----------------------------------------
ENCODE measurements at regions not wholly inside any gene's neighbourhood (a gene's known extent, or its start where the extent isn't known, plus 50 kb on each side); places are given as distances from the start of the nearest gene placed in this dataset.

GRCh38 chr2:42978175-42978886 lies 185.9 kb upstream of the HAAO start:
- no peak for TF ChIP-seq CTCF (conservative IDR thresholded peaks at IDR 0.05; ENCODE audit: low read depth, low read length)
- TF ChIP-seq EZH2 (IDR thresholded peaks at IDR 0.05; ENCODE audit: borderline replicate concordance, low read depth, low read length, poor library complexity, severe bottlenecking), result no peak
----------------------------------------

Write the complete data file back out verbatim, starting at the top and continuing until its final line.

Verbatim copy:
ENCODE measurements at regions not wholly inside any gene's neighbourhood (a gene's known extent, or its start where the extent isn't known, plus 50 kb on each side); places are given as distances from the start of the nearest gene placed in this dataset.

GRCh38 chr2:42978175-42978886 lies 185.9 kb upstream of the HAAO start:
- no peak for TF ChIP-seq CTCF (conservative IDR thresholded peaks at IDR 0.05; ENCODE audit: low read depth, low read length)
- TF ChIP-seq EZH2 (IDR thresholded peaks at IDR 0.05; ENCODE audit: borderline replicate concordance, low read depth, low read length, poor library complexity, severe bottlenecking), result no peak